Software patents and copyrights

Karsten M. Self kmself at
Fri Nov 9 20:54:27 UTC 2001

on Fri, Nov 09, 2001 at 12:27:00PM +0100, DeBug (debug at wrote:
> KMS> Greg Aharonian has been floating this around a few lists recently.  It's
> KMS> an interesting compendium of some relevant case law and other citations.
> KMS> Greg wants to make the case that computer software should not be
> KMS> copyrighted, and that it should instead be patented.

> I have subscribed to the list hoping to talk with the people who care
> most about free software but at the moment i am disappointed.

That is not the purpose of this list.  I've suggested other venues for
such discussion.  In particular, news:gnu.misc-discuss.

> This is my last post here for a long time since now.

Thank you.

> To my mind software cannot be neither copyrighted nor patented.

What you want, and what the law allows, are very, very, very different,
disjoint, sets.  I'd suggest you familiarize yourself with the
literature concerning copyright, free software, and software copyright.

Among texts, in no particular order:

  - Title 17, United States Code:  The US Copyright statue.  This may
    not govern your particular jurisdiction, but it does govern a
    substantial portion of the relevent economic activity, and is fairly
    standardized across major economic powers.  You should compare and
    contrast with your own nation's law.  Available online at:

  - The Free Software Foundation's writings on philosophy and licenses.

  - DiBona, Ocman, & Stone, _Open Sources_, O'Reilly.  General
    discussion of various facets of free software.

  - Pamela Samuelson, various writings.  Some available online via
    Google or her website, others in law journals.  An unorthodox, but
    very thorough, and very well researched, investigation of copyright
    and its application to free software.  In particular, her paper
    "CONTU Revisited" takes a long, hard look at the application of
    copyright to software.

  - Relevant copyright caselaw.  Samuelson is a good source for much of
    this, another reason to recommend her writings.

  - Lawrence Lessig, _Code and other laws of cyberspace_, and _The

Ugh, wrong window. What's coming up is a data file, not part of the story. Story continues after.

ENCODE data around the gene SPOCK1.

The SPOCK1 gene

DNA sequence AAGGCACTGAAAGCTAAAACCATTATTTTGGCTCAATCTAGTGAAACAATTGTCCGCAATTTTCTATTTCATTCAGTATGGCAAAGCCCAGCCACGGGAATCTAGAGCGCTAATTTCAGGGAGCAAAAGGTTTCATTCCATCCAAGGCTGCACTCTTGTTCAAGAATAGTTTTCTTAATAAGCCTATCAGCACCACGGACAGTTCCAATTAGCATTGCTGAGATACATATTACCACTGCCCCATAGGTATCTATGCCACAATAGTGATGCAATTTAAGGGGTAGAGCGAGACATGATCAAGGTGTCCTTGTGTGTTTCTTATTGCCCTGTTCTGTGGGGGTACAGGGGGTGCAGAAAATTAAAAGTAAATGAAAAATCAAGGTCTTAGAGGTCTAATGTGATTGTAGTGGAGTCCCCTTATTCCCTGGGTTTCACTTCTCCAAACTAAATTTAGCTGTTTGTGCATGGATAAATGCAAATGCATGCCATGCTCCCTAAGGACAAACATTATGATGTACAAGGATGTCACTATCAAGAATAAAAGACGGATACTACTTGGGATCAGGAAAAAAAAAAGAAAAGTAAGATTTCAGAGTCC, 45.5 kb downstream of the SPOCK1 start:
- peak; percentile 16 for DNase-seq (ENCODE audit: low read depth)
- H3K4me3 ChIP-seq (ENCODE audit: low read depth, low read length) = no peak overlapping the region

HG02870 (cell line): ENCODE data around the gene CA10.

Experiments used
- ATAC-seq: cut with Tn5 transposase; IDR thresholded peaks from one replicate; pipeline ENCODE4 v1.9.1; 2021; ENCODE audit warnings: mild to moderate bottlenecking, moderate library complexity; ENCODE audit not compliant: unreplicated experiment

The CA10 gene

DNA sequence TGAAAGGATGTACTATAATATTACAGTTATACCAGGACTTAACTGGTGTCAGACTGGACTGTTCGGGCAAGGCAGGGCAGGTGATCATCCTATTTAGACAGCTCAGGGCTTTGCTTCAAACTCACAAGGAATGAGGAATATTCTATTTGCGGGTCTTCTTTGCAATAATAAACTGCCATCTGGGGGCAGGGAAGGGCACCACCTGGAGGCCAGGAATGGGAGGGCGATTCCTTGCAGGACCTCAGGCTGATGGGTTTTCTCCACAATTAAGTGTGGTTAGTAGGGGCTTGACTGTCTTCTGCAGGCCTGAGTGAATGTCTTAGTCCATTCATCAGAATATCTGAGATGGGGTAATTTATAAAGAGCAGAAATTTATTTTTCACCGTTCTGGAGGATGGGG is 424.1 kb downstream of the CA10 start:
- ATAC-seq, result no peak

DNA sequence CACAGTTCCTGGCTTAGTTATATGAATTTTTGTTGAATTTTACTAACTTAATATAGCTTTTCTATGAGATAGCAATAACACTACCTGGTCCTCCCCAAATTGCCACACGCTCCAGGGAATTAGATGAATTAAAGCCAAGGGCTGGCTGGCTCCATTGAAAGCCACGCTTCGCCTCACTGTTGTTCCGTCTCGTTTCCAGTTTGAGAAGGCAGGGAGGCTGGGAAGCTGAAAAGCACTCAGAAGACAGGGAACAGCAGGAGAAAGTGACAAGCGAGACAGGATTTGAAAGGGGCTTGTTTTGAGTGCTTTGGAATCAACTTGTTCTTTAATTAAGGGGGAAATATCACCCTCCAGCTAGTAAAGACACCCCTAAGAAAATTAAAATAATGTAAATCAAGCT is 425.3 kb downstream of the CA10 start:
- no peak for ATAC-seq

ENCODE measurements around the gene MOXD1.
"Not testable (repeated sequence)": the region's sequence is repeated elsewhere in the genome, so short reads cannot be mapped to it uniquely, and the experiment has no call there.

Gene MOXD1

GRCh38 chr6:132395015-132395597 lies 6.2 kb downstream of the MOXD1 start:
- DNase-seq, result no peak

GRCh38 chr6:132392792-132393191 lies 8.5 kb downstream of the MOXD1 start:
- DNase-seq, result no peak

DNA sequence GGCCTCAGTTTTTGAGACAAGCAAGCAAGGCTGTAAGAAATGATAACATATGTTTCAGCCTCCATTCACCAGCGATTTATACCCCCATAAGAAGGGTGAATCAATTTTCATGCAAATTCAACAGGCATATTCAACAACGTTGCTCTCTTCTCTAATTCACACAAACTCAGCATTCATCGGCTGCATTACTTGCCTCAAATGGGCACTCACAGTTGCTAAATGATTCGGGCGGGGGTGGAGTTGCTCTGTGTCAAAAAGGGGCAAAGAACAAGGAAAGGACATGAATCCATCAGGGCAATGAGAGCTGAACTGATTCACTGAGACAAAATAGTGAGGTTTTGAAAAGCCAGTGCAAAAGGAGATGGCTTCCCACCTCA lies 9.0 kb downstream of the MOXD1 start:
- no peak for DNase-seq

Future of Ideas:  the fate of the commons in a connected world_,
    among other writings.  A first-class legal mind who Truly Gets It®. 

  - Mancur Olson _The Logic of Collective Action_, and _The Rise and
    Decline of Nations_.  An economist whose work discusses how and why
    oligarchical groups evolve toward political power, paradoxically,
    often to results at odds with individual goal allignments.  For a

> Here is why:
> When people have limited resources they somehow have to decide
> how to share them. The notion of property comes to the scene.
> When resources are unlimited one does not need to solve the problem
> how to share the resources. Property is secondary to the freedom to
> use. If someone tries to take control over unlimited resource it looks
> like he wants to become a master where it is absolutely unnecessary.

Here's the contradiction in your argument:  if the resource is
unlimited, nonrivalrous, and (unstated by you) immune from attempts at
control, then the notion of property is indeed inappropriate.

However, "intellectual property" (copyright, patent, trademark, and
trade secret) fail in this regard.  It's possible to maneuver legally to
control works and ideas.  To this regard, the _use_ of the applicable
property law to ensure that such attempts at exclusive control are _not_
possible, at least in some domains, is beneficial.

The key is this:  appropriate use of tools.  There are economic motives,
and more to the point, extreme structural incentives, to maintaining the
legal status quo for the forseable future.


> I have asked you several times how can i avoid controlling my software
> but it seems the only solution is to remove unjust laws - the laws
> that postulate and regulate the control of unlimited resources...

If you really enjoy tilting at windmills, be my guest, but please not on
this list.

The charter of this list implies that legal instruments (licenses,
contracts, copyright, patent, trademark) are valid means for addressing
the problems you describe, and specifically, concerns discussion of such
instruments to achieve the ends you apparently desire.  Challenging the
underlying legal landscape directly is very unlikely to achieve anything
remotely resembling what you want.  I advocate changing the incentive
structure, and/or building a constituency who benefit from a different
regime, rather than blindly wasting energies on battlements with no hope
of success.


Karsten M. Self <kmself at>
 What part of "Gestalt" don't you understand?             Home of the brave                   Land of the free
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